It's about sleepovers with your best furfriend.

Path Less Traveled- Polaroid Colorpack 3- FP100C (ca. 2014)

Path Less Traveled- Polaroid Colorpack 3- FP100C (ca. 2014)

It's about taking the path less traveled with someone you love.

The Walk- Polaroid Colorpack 3- FP100C

The Walk- Polaroid Colorpack 3- FP100C

And it's about finding that perfect moment in an imperfect world and sharing it with the ones you love.

So that's it. If you made it this far then you're done! Thank you for reading this, even as rambling and long as it is, and if you read it all and it maybe helped how you have been feeling about your relationship with photography or any other type of art you do, then please let me know! We can all use some encouragement along the way of these paths of ours.

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Happy Film-lovers Day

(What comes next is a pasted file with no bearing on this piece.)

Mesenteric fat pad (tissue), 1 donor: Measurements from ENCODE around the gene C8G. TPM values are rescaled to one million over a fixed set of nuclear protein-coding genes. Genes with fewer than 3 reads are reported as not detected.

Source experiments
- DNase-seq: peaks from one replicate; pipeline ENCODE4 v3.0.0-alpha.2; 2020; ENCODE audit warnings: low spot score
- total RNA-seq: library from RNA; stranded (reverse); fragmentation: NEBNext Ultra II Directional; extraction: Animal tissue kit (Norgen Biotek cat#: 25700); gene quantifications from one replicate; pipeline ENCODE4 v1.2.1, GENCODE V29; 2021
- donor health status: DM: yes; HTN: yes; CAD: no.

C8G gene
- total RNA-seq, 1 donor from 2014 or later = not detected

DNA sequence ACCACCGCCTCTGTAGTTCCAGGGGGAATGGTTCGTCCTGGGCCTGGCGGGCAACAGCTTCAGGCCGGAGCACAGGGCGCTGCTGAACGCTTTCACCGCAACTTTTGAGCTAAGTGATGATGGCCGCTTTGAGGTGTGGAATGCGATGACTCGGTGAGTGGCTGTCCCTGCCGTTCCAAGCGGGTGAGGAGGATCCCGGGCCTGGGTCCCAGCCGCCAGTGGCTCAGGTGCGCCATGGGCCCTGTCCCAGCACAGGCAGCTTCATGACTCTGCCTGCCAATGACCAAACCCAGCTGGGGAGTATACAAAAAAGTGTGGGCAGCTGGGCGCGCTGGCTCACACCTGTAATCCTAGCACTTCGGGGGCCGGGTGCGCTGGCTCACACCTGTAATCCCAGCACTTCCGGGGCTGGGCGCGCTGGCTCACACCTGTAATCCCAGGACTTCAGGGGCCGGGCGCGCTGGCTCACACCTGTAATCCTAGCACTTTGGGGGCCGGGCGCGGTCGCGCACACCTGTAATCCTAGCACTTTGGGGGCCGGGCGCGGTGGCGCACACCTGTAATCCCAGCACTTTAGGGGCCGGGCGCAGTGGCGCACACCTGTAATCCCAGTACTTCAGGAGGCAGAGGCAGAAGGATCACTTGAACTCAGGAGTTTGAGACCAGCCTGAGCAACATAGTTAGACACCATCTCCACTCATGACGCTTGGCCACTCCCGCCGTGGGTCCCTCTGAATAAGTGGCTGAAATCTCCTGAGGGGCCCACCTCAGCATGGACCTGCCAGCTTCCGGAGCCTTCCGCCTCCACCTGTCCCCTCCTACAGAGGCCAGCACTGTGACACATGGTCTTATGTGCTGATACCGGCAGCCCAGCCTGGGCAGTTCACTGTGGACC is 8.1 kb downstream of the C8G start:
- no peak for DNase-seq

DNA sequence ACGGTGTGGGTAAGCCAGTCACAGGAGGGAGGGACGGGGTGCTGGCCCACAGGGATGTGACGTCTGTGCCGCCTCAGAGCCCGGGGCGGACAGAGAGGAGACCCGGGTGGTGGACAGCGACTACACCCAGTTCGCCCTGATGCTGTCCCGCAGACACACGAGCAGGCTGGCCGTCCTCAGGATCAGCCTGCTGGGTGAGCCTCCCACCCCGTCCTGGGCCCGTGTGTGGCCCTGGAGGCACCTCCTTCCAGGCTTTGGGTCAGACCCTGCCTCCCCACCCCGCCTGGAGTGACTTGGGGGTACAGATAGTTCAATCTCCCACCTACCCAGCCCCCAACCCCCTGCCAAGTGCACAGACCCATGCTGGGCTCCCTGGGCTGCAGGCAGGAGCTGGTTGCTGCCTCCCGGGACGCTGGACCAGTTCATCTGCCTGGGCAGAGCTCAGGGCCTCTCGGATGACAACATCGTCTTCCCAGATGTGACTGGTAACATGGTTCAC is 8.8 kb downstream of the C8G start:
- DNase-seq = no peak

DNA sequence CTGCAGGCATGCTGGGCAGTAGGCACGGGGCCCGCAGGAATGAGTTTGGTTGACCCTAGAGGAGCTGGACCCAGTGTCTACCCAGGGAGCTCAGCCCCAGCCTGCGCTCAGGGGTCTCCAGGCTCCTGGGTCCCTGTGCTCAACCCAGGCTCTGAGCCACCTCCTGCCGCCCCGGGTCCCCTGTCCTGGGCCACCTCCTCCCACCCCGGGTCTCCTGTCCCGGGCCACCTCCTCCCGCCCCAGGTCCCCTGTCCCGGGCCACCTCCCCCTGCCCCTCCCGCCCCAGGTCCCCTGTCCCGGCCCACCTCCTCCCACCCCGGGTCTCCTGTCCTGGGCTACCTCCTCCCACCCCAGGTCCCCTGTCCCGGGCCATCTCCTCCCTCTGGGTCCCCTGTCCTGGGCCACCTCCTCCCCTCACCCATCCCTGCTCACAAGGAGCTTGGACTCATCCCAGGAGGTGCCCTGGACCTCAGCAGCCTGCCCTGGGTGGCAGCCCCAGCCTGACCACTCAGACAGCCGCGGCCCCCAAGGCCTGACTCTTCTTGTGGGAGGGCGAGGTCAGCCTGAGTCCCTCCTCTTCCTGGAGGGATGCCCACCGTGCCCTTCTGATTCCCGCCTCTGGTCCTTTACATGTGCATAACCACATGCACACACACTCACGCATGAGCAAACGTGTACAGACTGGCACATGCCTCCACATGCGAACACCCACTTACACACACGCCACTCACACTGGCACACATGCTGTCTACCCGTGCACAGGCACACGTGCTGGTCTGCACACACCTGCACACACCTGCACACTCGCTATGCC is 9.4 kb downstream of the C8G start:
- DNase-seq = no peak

Yesterday was Valentine's Day, or, as my husband calls it "National Day For Card Companies to Scam You". As you can see, we're a very romantic couple ;) My Valentine's joy was spread out over a few days. My husband got my an orchid a couple days before hand as my Valentine's day present because he refused to go to the store on Valentine's day. I bought myself the Alex and Ani Jedi symbol bracelet as a gift to myself (hey, don't hate ;) ) My parents sent me a gift card to B&H which has already dutifully been spent on a pro-pack of TMAX 400, a pro-pack of TMAX 100, some hypoclear, another datatainer, some film clips, and some negative handling gloves. 

There wasn't any romantic dinners, we ordered pizza, and I spent most of the day sorting my negatives to start the tedious process of re-scanning them all and playing some Fallout 4. Yes, you heard that right, re-scanning ALL of them. (insert groan here)